IRA violence closes British political ranks
After an interval of four years Irish republican terror has returned with a vengeance to the streets of London. The signs are that it will stay there for some time, as the Provisional wing of the illegal Irish Republican Army (IRA) tries to regain political ground lost when the Maze prison hunger strike collapsed a month ago.
According to Whitehall sources, the IRA has resorted once again to a campaign of bombing in the British capital as a direct result of its failure to force the Thatcher government to grant political status to Maze detainees.
The first two IRA targets were military. A bomb blast outside a Chelsea Army barracks was followed a week later by a bombing that maimed Lt. Gen. Sir Steuart Pringle, commandant of the Royal Marines.
A third attack shifted to a civilian target - the crowded shopping streets of central London. A bomb disposal expert was killed trying to defuse an explosive device in a cafe. Another device in a department store was successfully defused.
If the aim of the bombers was to panic Margaret Thatcher and her ministers into making concessions to the IRA, there is no sign of this happening. The prime minister has continued to issue stern ''no compromise'' statements. Home Secretary William Whitelaw has condemned the attacks and called on the London public to remain alert and steady nerved.
Mr. Whitelaw's officials are suggesting that the bomb attacks, reminiscent of a terror campaign in the mid-1970s, are designed as much to buttress the morale of the IRA rank and file as to intimidate the government. Reuters reports the IRA has also said it is waging economic war on Britain by disrupting pre-Christmas shopping.
The failure of the Maze hunger strike was a major setback to the republican cause, and something was needed to convince junior members of the movement that there were still ways to put pressure on the Thatcher administration.
Scotland Yard antiterrorist specialists believe a team of about six IRA bombers are at work in London.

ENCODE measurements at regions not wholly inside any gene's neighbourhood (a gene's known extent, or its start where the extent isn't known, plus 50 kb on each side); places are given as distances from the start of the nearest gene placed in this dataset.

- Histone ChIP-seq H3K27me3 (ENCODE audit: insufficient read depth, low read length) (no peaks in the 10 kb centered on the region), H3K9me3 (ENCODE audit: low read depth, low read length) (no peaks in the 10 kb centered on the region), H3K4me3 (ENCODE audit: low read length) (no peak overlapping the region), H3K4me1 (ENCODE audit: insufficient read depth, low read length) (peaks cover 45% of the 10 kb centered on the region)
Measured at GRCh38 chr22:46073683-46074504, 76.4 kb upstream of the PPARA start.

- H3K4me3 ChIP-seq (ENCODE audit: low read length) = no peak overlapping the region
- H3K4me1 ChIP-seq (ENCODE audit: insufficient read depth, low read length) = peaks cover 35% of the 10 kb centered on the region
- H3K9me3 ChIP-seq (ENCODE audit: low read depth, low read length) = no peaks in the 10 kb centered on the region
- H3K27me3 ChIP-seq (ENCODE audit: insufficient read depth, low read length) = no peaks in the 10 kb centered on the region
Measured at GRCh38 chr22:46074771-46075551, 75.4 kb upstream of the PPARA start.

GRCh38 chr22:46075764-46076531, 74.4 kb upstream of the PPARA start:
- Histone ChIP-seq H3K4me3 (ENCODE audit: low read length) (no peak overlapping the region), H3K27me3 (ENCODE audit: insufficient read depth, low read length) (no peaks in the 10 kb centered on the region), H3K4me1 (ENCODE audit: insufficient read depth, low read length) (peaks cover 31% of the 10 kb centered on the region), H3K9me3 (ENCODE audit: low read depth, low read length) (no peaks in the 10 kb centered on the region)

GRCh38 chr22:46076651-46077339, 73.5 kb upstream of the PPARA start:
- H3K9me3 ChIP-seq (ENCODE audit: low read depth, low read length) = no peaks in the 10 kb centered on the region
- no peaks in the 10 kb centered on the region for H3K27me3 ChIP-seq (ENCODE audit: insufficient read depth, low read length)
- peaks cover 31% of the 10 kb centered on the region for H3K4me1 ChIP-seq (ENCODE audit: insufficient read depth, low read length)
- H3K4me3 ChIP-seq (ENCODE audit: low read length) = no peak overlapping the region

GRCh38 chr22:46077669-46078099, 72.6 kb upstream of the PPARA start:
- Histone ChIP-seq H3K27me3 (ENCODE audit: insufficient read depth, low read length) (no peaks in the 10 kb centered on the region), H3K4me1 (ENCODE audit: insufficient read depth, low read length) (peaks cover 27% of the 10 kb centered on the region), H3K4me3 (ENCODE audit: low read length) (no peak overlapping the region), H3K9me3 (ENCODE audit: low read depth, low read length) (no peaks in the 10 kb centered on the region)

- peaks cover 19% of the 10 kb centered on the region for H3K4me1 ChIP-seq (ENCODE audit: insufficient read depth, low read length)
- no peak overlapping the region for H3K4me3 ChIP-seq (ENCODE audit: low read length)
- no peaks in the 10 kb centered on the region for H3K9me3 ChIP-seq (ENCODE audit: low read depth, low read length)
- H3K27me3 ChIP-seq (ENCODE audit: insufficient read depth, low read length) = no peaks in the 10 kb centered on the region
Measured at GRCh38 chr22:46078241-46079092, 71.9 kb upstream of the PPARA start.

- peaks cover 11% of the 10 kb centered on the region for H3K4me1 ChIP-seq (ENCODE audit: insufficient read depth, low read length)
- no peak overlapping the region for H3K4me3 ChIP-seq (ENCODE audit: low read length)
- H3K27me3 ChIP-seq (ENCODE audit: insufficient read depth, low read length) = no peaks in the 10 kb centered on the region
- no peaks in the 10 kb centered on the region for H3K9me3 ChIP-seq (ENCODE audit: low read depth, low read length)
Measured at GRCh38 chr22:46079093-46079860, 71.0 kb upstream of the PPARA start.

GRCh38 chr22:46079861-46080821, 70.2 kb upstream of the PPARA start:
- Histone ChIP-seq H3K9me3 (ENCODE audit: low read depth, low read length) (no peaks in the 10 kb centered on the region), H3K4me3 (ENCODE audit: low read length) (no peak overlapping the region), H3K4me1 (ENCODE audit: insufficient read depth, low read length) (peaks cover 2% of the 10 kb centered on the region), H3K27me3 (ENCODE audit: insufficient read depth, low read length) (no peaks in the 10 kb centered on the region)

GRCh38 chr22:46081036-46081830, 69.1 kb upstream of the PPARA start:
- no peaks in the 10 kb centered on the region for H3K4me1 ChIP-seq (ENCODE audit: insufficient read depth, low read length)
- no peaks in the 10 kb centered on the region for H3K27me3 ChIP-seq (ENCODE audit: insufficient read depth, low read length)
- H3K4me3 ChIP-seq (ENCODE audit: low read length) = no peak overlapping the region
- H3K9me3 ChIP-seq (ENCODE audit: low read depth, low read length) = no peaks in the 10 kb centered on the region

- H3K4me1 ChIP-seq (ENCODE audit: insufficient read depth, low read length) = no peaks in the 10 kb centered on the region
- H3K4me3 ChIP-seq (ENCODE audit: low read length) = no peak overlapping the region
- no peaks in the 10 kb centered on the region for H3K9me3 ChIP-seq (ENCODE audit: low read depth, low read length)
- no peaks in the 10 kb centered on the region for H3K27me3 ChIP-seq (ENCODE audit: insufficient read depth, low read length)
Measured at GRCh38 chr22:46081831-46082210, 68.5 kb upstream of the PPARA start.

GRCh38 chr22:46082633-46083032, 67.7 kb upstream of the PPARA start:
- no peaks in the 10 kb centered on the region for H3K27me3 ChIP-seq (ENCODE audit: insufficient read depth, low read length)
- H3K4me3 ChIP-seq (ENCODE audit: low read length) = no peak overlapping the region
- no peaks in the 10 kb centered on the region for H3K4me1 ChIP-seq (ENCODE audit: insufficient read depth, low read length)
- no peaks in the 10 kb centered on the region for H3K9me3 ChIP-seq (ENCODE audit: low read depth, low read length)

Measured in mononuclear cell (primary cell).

The pattern up to now has been to give no warning of bomb attacks on military targets. There was a warning before the Oxford Street blast, in line with the IRA contention that its aim is not to kill civilians.
The effect of the new terror campaign on British politicians has been to close their ranks and cancel out party differences. Labour and Social Democratic opposition spokesmen have joined Thatcher ministers in total condemnation of the outrages.
A particularly nasty aspect of the attacks has been the understandable tendency of Londoners to hold in suspicion anyone speaking with an Irish accent.
Police have asked landlords to report arrivals and departures of Irish guests. Irish community leaders in London are saying that it is unfair of the police to use such tactics when only a tiny group of people is responsible for the bomb attacks.
While London braces itself for a new season of political bombings, politicians in the Irish Republic and Britain are working hard to develop a new strategy to deal with the tensions whipped up by the terror campaign.
Mrs. Thatcher will shortly meet the Irish prime minister, Dr. Garret FitzGerald. They will discuss cross-border cooperation between police and Army in the republic and Ulster. They also want to arrange closer political cooperation.
Mrs. Thatcher and Dr. FitzGerald are hoping that the London bombers can be traced rapidly and the campaign of violence quenched. But Scotland Yard, while hopeful that this will happen, acknowledges the difficulties of finding half a dozen shrewd and ruthless terrorists in a metropolis of 10 million people.